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|Paperback, 12 Oct 2000||
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From the very first page of David Peace's first novel, 1974, it soon becomes clear that something is rotten in the state of Yorkshire: a young girl is missing.
The Yorkshire Post's young but disillusioned crime correspondent, Edward Dunford, is assigned to the story, while juggling the recent death of his father and the return to his native Yorkshire after a brief, unsuccessful stint in Fleet Street. For the jaded Dunford, it's just another story; the only intrigue is whether or not the girl will be found dead or alive before Christmas. That is, until the girl is discovered brutally murdered, face down in a ditch with a pair of swan's wings sewn into her back.
As Dunford follows the case, he begins to make a series of terrifying connections with a string of child murders, plunging him into a gut-wrenching nightmare of corruption, violence, sadism, blackmail and sexual obsession--from the upper echelons of local government to the tacky heart of Yorkshire darkness.
As Peace's tale of corruption and conspiracy unravels, it becomes clear that 1974 is as influenced by Orwell's own bleak vision of Britain in 1984 as it is by the wonderfully evoked atmosphere of the mid- 70s. The Bay City Rollers, Leeds United, It Ain't Half Hot Mum and Vauxhall Viva's all make an appearance. The novel works at several levels, from the brilliantly unsentimental homecoming of the gifted, alienated northern son, to a terrifyingly accurate portrayal of an insular, tribal community. The plot is complex and frenetic and Peace often leaves strands untied, especially as he builds to an extremely powerful climax. Yet the dialogue is fast, witty and violent; a must read for fans of Yorkshire Gothic. -- Jerry Brotton --This text refers to an alternate Paperback edition.
?Breathless, extravagant, ultra-violent... Vinnie Jones should buy the film rights fast? Independent on Sunday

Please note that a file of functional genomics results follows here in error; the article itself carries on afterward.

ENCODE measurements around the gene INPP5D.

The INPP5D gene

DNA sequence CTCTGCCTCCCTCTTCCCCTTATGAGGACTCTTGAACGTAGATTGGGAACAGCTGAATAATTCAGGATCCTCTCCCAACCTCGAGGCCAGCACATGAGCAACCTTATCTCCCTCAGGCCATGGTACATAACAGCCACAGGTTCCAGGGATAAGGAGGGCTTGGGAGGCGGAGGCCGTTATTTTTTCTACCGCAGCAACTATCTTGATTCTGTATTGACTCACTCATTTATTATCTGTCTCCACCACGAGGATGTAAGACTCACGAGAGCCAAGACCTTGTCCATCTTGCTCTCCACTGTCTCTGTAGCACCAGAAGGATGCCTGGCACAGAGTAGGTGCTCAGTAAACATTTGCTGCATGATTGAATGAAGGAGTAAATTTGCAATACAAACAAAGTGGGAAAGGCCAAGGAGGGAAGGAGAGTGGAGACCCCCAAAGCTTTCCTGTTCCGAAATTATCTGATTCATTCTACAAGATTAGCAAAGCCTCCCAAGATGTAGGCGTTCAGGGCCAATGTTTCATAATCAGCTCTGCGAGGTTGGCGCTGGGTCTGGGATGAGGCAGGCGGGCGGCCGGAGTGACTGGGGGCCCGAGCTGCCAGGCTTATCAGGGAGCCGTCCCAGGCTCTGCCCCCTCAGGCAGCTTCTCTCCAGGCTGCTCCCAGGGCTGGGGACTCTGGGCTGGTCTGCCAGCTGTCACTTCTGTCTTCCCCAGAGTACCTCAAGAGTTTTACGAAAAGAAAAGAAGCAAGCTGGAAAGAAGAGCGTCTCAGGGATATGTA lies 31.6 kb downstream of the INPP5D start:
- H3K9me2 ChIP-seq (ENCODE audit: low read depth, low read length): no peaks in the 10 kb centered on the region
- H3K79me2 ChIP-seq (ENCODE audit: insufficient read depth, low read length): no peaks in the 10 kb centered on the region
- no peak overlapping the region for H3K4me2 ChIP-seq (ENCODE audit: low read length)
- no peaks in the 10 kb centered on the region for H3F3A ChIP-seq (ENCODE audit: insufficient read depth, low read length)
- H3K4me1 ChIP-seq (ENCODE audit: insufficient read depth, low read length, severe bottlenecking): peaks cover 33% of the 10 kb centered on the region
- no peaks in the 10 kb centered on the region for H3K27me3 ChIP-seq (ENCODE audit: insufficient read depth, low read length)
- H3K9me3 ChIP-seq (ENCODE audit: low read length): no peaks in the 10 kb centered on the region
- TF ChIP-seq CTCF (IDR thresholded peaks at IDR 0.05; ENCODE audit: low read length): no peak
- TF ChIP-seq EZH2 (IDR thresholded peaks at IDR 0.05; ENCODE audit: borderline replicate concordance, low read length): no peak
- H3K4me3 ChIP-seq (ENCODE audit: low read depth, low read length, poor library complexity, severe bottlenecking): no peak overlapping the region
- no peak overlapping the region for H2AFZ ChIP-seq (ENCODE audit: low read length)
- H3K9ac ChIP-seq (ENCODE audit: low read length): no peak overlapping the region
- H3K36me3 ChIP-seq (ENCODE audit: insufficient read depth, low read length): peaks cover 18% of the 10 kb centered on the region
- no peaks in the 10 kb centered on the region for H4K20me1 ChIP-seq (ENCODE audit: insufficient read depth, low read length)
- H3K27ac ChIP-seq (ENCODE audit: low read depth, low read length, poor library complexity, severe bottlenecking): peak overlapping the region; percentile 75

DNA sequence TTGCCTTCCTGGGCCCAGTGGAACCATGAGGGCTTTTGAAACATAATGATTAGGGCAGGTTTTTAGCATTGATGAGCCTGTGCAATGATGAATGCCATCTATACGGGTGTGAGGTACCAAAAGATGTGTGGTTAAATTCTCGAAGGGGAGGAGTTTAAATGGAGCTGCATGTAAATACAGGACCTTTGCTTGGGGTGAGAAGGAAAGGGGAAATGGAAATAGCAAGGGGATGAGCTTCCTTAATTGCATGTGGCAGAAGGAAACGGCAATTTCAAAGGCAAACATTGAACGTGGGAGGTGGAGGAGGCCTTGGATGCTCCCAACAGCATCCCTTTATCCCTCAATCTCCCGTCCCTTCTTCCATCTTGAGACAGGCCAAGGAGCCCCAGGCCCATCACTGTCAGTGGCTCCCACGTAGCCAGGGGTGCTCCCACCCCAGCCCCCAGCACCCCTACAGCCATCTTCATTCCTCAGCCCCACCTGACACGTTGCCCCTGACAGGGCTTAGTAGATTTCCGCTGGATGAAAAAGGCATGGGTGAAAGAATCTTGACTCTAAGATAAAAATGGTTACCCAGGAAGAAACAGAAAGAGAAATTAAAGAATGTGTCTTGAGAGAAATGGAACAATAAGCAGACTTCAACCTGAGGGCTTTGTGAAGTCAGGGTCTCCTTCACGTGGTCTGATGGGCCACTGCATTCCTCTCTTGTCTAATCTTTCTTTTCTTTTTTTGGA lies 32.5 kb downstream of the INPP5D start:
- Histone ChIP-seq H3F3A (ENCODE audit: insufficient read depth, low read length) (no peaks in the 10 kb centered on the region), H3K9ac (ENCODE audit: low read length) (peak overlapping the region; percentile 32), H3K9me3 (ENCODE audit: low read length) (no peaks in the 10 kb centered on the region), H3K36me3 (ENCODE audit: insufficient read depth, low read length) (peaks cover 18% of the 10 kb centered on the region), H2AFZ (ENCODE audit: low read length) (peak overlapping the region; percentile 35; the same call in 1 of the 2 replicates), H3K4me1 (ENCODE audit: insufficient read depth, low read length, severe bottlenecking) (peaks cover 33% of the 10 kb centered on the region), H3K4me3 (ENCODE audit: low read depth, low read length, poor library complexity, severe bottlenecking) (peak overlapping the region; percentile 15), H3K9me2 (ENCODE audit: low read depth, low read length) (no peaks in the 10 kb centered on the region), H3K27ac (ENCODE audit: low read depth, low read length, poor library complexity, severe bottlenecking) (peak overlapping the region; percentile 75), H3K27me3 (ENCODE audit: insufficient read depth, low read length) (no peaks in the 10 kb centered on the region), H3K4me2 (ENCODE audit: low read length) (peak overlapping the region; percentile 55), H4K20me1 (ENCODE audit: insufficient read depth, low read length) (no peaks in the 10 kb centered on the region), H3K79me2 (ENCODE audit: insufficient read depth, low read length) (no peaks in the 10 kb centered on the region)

Peace has found his own voice ? full of dazzling, intense poetry and visceral violence (Uncut ?David Peace?s stunning debut has done for the county what Raymond Chandler and James Ellroy did for Los Angeles?This is a brilliant first novel written with tremendous pace and passion? Yorkshire Post ?One hell of a read? Crime Time)
It is actually called How to Preach the Alpha Course by Nick Gumby. A piece of poisonous fundamentalist christian god-botherer propaganda. Is there an agenda here?Published 6 days ago by kd
It reads like the script for an episode of "The Sweeney" and is uncomfortably realistic but after 10 tedious pages I lost the will and it is now in the Oxfam shop.Published 10 days ago by Mr. N. Murphy
I enjoyed the first half of the book but by the end I found that there was perhaps too much violence to the point that by the end of the book I'd become somewhat de-sensitized by... Read morePublished 8 months ago by ben mears
I have long wanted to read this series of books and started with 1974 a few months ago. Little did I know that it would be so grim, so gritty, so grimy that I wouldn't be able to... Read morePublished 8 months ago by salemskye.com
Too many F...... words for my liking. I dont mind occcasional ones, but not four or five in every sentence. The story would have been OK without them!. Read morePublished 9 months ago by Taji-ann
I don't know if this book is good or not my friend nicked the trilogy from me. He loved it. I think it's more of a man's book anyway.Published 9 months ago by SARAH
A great read. Very gritty, sometimes brutal, and very in your face. There essence of the North is captured extremely well, and the references to every day life in the 1970s... Read morePublished 9 months ago by CRAIG MCEWAN
I couldn't bring myself to award this book any stars at all - but I couldn't upload this review without some star rating. Read morePublished 9 months ago by PeterT